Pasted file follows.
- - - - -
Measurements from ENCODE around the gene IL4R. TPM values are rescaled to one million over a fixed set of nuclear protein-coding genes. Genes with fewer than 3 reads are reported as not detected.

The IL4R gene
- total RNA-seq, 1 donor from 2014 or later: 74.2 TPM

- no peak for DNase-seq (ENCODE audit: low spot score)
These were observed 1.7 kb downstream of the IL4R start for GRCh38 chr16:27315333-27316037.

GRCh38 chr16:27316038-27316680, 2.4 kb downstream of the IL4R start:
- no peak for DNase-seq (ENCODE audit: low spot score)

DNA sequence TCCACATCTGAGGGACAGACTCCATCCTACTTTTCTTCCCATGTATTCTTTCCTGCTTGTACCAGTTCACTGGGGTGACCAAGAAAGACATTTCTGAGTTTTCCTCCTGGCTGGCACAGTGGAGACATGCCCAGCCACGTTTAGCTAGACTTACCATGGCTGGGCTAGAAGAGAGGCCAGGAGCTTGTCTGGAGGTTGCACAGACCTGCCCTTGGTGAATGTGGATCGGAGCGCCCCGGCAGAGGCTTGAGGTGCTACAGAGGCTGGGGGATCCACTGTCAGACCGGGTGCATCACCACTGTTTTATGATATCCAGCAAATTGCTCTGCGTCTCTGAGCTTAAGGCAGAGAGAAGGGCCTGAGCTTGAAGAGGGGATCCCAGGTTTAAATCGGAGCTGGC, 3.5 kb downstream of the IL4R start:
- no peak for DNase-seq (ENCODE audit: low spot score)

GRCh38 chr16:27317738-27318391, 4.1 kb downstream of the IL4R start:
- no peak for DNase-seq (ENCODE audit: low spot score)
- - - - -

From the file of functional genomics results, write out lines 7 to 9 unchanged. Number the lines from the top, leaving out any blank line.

- no peak for DNase-seq (ENCODE audit: low spot score)

DNA sequence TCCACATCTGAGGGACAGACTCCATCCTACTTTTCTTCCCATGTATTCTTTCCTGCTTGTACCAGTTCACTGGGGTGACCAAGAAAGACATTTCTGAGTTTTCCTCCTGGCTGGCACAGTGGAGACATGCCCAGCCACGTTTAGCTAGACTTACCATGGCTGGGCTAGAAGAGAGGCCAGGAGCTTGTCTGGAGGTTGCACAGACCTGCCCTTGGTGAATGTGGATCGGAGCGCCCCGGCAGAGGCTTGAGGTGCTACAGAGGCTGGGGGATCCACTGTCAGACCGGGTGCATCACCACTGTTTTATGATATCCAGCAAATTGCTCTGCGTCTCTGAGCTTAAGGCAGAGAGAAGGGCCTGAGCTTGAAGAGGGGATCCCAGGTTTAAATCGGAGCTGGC, 3.5 kb downstream of the IL4R start:
- no peak for DNase-seq (ENCODE audit: low spot score)